The 10 Most Important Skills in a CV (With Examples)

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The skills section of your CV demonstrates to employers that you possess the abilities required to succeed in the role. Employers often place extra emphasis on the skills section when deciding whether you should proceed to the next step in the recruitment process.

In this article, we explore 10 important skills that your CV should include, and provide tips on how to best structure the skills section in your CV.

10 Important Skills in a CV

Here are some crucial types of skills that a CV can include:

  • Active listening
  • Communication
  • Computer skills
  • Customer service
  • Social competence
  • Leadership
  • Organizational skills
  • Problem-solving
  • Time management
  • Transferable skills

Hard versus Soft Skills

Employers want to recruit employees who have the right combination of two types of skills: hard and soft skills.

Hard skills refer to job-specific or industry-specific skills. Generally, these are more technical competencies that you acquire through education, certification programs, training, or on-the-job experiences. Some examples of hard skills include knowledge of:

  • Software
  • Foreign language
  • Qualifications to operate certain equipment or certain machines

Soft skills are abilities that can be useful in any job. They are often described as “people skills” or “social skills,” and encompass competencies in areas such as:

  • Communication
  • Customer service
  • Problem solving
  • Time management
  • Leadership

Hard skills are typically teachable, while soft skills are often personality traits that are more challenging to develop, which also makes them particularly valuable to employers. In most cases, soft skills can complement a person’s hard skills. For example, if you are a detail-oriented software developer with expertise in a particular programming language, you are likely to be good at spotting errors and resolving issues in the code that you and your team create.

As a job seeker, it’s essential to highlight your best hard and soft skills to position yourself as a candidate with a broad range of competencies. It’s also useful to consider how both types of skills relate to each other and the job at hand, so you can discuss this during your next interview.

How to Identify Your Top Skills

If you’re unsure about which skills to highlight, you can start by reflecting on your past experiences. Where have you excelled? In what areas would your colleagues say you are particularly strong? Here are some tips on how to determine which skills are worth including in your CV:

Consider Awards and Achievements

Have you ever been recognized for reaching a specific goal or excelling in a particular area? If so, it’s likely your skills that enabled you to achieve that milestone. Think about the talents or qualities you possess that made reaching that accomplishment possible.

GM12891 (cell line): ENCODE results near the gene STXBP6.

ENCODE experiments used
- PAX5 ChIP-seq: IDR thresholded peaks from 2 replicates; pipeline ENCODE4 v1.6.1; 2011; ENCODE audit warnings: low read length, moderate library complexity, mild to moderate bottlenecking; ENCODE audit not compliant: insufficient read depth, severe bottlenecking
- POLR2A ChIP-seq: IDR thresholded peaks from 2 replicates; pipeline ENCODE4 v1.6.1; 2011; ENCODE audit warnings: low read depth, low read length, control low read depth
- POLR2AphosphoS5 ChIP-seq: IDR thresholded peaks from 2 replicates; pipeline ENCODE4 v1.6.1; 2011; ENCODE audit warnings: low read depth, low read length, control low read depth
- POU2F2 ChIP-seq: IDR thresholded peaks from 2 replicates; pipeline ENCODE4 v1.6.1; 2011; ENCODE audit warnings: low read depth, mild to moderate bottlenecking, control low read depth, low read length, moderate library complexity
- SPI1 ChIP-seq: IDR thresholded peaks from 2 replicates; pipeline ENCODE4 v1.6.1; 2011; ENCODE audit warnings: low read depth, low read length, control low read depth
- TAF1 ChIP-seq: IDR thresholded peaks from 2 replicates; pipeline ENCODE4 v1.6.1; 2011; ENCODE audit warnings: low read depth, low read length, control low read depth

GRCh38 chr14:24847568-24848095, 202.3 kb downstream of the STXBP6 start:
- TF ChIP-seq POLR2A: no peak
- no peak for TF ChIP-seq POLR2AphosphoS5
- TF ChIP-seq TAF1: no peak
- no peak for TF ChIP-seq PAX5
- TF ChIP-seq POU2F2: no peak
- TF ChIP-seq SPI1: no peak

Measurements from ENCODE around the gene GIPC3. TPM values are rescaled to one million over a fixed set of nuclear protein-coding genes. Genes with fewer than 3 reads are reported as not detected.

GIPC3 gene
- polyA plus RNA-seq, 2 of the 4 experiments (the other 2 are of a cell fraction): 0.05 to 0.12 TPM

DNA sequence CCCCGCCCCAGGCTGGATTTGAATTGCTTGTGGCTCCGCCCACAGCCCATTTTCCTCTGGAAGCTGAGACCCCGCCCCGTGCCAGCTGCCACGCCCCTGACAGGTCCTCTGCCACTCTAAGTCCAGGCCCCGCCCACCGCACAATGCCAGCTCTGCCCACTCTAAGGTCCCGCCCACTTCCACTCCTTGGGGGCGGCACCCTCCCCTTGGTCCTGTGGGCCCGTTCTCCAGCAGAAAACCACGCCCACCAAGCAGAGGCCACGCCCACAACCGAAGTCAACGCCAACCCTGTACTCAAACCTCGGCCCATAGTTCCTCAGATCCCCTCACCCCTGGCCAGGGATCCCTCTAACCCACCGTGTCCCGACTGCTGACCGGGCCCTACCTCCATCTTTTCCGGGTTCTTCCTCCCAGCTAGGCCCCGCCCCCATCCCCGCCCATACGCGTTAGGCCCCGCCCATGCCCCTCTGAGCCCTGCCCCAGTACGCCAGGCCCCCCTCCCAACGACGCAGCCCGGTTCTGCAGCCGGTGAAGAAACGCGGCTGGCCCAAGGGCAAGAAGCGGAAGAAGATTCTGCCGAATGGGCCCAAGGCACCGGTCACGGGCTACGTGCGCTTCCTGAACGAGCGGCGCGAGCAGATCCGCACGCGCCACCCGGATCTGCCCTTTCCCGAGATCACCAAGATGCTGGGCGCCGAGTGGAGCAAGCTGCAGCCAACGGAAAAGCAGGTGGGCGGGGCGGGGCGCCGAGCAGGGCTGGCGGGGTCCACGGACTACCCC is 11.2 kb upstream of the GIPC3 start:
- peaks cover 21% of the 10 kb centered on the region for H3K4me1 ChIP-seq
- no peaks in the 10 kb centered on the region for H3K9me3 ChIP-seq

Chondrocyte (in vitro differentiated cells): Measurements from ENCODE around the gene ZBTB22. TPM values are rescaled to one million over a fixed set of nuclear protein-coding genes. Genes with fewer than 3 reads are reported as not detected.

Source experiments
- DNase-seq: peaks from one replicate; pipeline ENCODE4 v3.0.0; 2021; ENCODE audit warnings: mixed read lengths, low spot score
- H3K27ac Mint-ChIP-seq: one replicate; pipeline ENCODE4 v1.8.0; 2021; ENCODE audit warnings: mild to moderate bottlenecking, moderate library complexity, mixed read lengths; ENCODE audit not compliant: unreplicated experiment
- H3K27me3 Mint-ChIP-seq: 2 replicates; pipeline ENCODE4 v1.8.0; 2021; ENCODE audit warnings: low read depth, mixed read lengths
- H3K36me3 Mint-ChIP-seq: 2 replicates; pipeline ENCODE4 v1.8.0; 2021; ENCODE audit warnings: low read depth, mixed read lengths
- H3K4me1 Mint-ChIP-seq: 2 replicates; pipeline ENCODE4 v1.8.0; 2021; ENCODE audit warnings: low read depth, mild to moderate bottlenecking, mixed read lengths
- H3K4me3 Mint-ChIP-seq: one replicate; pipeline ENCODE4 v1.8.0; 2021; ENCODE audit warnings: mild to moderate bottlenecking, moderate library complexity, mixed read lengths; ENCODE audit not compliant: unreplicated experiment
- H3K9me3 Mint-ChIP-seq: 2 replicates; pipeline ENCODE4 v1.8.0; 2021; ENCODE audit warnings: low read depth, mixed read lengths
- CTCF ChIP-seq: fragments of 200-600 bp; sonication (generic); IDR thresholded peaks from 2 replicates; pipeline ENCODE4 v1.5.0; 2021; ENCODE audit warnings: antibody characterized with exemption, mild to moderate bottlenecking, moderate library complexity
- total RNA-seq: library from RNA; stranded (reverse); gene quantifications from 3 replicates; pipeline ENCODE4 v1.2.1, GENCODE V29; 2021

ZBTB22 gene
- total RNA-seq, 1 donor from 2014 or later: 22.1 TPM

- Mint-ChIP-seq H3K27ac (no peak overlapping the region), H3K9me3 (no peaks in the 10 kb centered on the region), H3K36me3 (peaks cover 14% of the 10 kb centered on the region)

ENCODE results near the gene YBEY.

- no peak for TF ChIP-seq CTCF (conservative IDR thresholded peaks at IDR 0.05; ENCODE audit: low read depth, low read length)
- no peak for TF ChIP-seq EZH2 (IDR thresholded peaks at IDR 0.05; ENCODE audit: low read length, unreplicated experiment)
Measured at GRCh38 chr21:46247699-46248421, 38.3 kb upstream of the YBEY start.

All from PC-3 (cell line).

Ask former Colleagues or Classmates

Sometimes, others can see strengths in you that you may not be aware of yourself. Reach out to a former boss or colleagues with whom you’ve worked closely. If this is your first job, you can contact students with whom you’ve collaborated, teachers who know you well, or someone you consider a mentor.

Speak with Professionals in the Field

If you find it challenging to determine which skills an employer may be interested in, consider reaching out to someone already working in the industry or holding a position similar to the one you’re applying for. Find out which skills they consider most important and identify those that align with your own.

When compiling a list of skills for your CV, it’s important to include only those that you know are your strengths. If there’s an area where you still have room to learn, don’t feel pressured to include it just because it’s mentioned in the job advertisement. If an employer mentions a skill during the interview process that you haven’t included, you have the opportunity to discuss what you’re doing to improve or learn it.

Related Topic: How to attract top talent to your company

How to list skills in a CV

Review the job description and find out more about the company

Even though you may have many strong points, you should only include those that are relevant to the job. Since recruiters often have limited time when reviewing CVs, it’s best to make the skills section as specific and concise as possible. Once you’re in the interview phase, you have the opportunity to discuss other skills that you haven’t mentioned in your CV.

Start by reviewing the job description and note if there are any competency requirements or skills that align with your own. Besides the job requirements, also consider the company’s description and its culture.

In a job description for a receptionist, there may be requirements for knowledge of an electronic patient records system and a booking program. It may also state that the company values good teamwork and satisfied patients. In this case, the key competencies to include in your CV could be: